Am­bu­lance chief urged to quit over ‘toxic’ cul­ture

Western Daily Press (Saturday) - - News - MIKE SMALLCOMBE & JOHN BETT news@west­erndai­ly­press.co.uk

CALLS have been made for the head of the West Coun­try’s am­bu­lance trust to re­sign af­ter a re­port ex­posed a cul­ture of sex, bul­ly­ing and pornog­ra­phy within the or­gan­i­sa­tion.

A boys’ club cul­ture was dis­cov­ered within the ser­vice, with women be­ing re­ferred to as ‘fresh meat’ and ex­posed to porno­graphic ma­te­rial.

Bul­ly­ing and ha­rass­ment were also re­ported by one in five staff, and an anony­mous for­mer em­ployee said re­port­ing in­ci­dents was al­most im­pos­si­ble.

A for­mer em­ployee for the South Western Am­bu­lance Ser­vice NHS Foun­da­tion Trust, based in Ex­eter, Devon, has now called for its chief ex­ec­u­tive, Ken Wenman, to re­sign.

The ex-worker said: “I was so proud to work for the NHS and felt I had so much to of­fer when I joined.

“But it took only days to re­alise what a toxic en­vi­ron­ment it was.

“The turnover of staff in the head of­fice was un­be­liev­able and hardly any­one left to fur­ther their ca­reer. It was just to es­cape.”

The em­ployee said it be­came very dif­fi­cult to re­port bul­ly­ing and get a “good out­come”.

The turnover of staff in the head of­fice was un­be­liev­able FOR­MER EM­PLOYEE

“I felt I had to leave be­fore I did some­thing stupid, but I had ter­ri­ble sur­vivor guilt af­ter­wards know­ing that I had walked away and left my team to deal with what I had faced for the pre­vi­ous year,” they said. “Yet still Mr Wenman keeps his po­si­tion.”

The work­place cul­ture study was com­mis­sioned by Mr Wenman in part­ner­ship with the trade union Uni­son and was in­de­pen­dently car­ried out dur­ing a four-month pe­riod by Pro­fes­sor Dun­can Lewis, of Long­bow As­so­ciates Ltd, and Ply­mouth Uni­ver­sity. It de­tailed the full ex­tent of the be­hav­iour, with staff ad­mit­ting to be­ing ‘too scared’ to speak out and raise con­cerns.

Some of those who did re­port in­ci­dents were then vic­timised or pe­nalised. Women spoke of se­ri­ous in­ci­dents, such as be­ing phys­i­cally propo­si­tioned and be­hav­iours bor­der­ing on gross mis­con­duct or even sex­ual as­sault.

A ma­jor con­cern was ‘sig­nif­i­cant ten­sions’ across the trust with fric­tion or anger be­ing re­ported by two-thirds of staff be­tween col­leagues.

A se­ri­ous cause for con­cern in the re­port was an ab­sence of em­pa­thy and un­der­stand­ing among man­agers.

The con­se­quences of bul­ly­ing in­cluded sui­ci­dal thoughts and at­tempts, long-term sick­ness ab­sence and staff leav­ing the am­bu­lance ser­vice.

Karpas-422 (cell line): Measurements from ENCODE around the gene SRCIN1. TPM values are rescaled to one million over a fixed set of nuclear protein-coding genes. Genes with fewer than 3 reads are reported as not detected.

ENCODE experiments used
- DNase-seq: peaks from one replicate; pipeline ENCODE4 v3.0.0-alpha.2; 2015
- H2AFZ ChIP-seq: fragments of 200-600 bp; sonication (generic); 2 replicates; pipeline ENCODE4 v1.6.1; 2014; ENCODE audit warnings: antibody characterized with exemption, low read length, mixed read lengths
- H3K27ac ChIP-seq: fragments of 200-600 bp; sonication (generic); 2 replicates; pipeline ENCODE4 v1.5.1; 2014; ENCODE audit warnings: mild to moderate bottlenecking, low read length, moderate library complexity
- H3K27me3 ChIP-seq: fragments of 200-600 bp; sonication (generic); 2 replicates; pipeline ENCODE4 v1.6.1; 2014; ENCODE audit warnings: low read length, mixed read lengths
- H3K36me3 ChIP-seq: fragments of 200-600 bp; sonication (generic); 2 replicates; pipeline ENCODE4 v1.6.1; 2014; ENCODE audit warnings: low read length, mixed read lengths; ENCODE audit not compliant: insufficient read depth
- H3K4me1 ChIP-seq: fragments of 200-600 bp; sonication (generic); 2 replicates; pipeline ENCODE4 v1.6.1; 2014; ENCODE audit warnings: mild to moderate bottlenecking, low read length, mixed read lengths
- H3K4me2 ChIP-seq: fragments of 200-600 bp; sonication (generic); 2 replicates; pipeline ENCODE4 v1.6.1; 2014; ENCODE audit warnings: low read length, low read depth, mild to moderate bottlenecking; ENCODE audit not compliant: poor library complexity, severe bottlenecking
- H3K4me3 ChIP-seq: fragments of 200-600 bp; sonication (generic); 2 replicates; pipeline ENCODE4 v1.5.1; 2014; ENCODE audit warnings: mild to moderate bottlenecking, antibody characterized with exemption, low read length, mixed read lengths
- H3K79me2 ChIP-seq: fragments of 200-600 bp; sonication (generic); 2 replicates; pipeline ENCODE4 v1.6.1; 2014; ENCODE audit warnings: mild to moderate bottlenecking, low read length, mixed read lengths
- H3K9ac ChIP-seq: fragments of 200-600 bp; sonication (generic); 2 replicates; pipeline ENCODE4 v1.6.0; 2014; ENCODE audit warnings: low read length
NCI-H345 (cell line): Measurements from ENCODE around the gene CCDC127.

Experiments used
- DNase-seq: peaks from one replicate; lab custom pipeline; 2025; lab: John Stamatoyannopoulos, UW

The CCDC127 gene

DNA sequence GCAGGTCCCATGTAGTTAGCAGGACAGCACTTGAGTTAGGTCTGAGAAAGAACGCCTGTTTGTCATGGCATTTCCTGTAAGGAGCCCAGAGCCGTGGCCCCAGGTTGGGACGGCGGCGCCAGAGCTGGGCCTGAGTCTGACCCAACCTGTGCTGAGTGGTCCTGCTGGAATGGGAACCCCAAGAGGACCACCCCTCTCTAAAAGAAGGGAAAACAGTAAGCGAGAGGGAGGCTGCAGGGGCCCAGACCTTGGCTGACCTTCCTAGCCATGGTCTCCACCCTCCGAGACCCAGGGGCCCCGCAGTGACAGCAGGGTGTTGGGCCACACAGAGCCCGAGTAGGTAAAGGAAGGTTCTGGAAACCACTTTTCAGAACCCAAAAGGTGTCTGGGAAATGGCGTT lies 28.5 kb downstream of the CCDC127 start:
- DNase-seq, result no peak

The trust has said it is de­ter­mined to drive out bul­ly­ing and ha­rass­ment in the work­place, but denied the re­port showed a cul­ture of bul­ly­ing.

Chief ex­ec­u­tive Mr Wenman said: “We com­mis­sioned this re­view to learn more about these is­sues and we wel­come its find­ings. The de­tail in (the) re­port will as­sist us in un­der­stand­ing how we cre­ate pos­i­tive change and im­proved ex­pe­ri­ences for our peo­ple.

“In my view, this is the most im­por­tant and sig­nif­i­cant re­port I’ve read in 20 years.

“We com­mis­sioned this re­port to learn more, and I would like to thank all staff who took the time to par­tic­i­pate in the sur­vey.

“Your open­ness and brav­ery in talk­ing about your ex­pe­ri­ences will now in­form the ac­tions needed to change our cul­ture to the ben­e­fit of all of our peo­ple and in turn, the pa­tients we serve.”

The calls for Mr Wenman to re­sign mir­ror an in­ci­dent from Novem­ber 2017, when staff wrote an open let­ter say­ing the chief ex­ec­u­tive should go.

At the time, am­bu­lance staff across the South West called for Mr Wenman to re­sign as they strug­gled to main­tain a “crum­bling ser­vice” af­fected by Gov­ern­ment cuts.

The trade union be­lieved he was “fail­ing to ad­dress ma­jor is­sues and the toll from not do­ing so is hav­ing an enor­mous ef­fect upon in­creas­ing num­bers of staff ”.

The open let­ter also apol­o­gised to the pub­lic, fam­ily and friends, and the South Western Am­bu­lance Ser­vice Trust, for “po­ten­tially putting them at risk”.

Amy Beet, SWAST’s ex­ec­u­tive di­rec­tor of peo­ple and cul­ture, said: “All of the ar­eas iden­ti­fied by the cul­tural re­view as hotspots for bul­ly­ing and ha­rass­ment have seen re­cent changes in se­nior lead­er­ship, with many of these oc­cur­ring since the com­mence­ment of the sur­vey.

This is the most im­por­tant and sig­nif­i­cant re­port I’ve read in 20 years KEN WENMAN

“These lead­ers will be sup­ported to take forward pos­i­tive ac­tion to ad­dress the is­sues iden­ti­fied within each of these lo­cal­i­ties.”

Tony Fox, chair­man of the trust, said: “Erad­i­cat­ing bul­ly­ing and ha­rass­ment is the trust board’s high­est pri­or­ity.

“There is no place for such be­hav­iour in this trust and the board will pro­vide over­sight and sup­port to en­sure that the ac­tions to ad­dress bul­ly­ing and ha­rass­ment are fully im­ple­mented and that a step change and sus­tained im­prove­ment is seen across the trust so that ev­ery em­ployee feels val­ued and is treated with dig­nity and re­spect.”

Gary Palmer, re­gional or­gan­iser for the GMB, said the union was look­ing forward to con­struc­tive talks go­ing forward with SWAST.

He said: “GMB do wel­come this re­port, al­beit over­due, and fol­low­ing a long, some­time rocky, re­sponse and re­la­tion­ship with SWAST and their part­ner union. But it’s how the re­port is re­ceived and ac­tioned by SWAST go­ing forward that GMB mem­bers and staff will judge them on.

“Our hope is that the re­port will not sim­ply be a smoke­screen and that we will see im­me­di­ate im­ple­men­ta­tion and full sup­port from the trust of all the rec­om­men­da­tions by Pro­fes­sor Dun­can Lewis.”

Ken Wenman says the re­port will help to bring about ‘pos­i­tive change’

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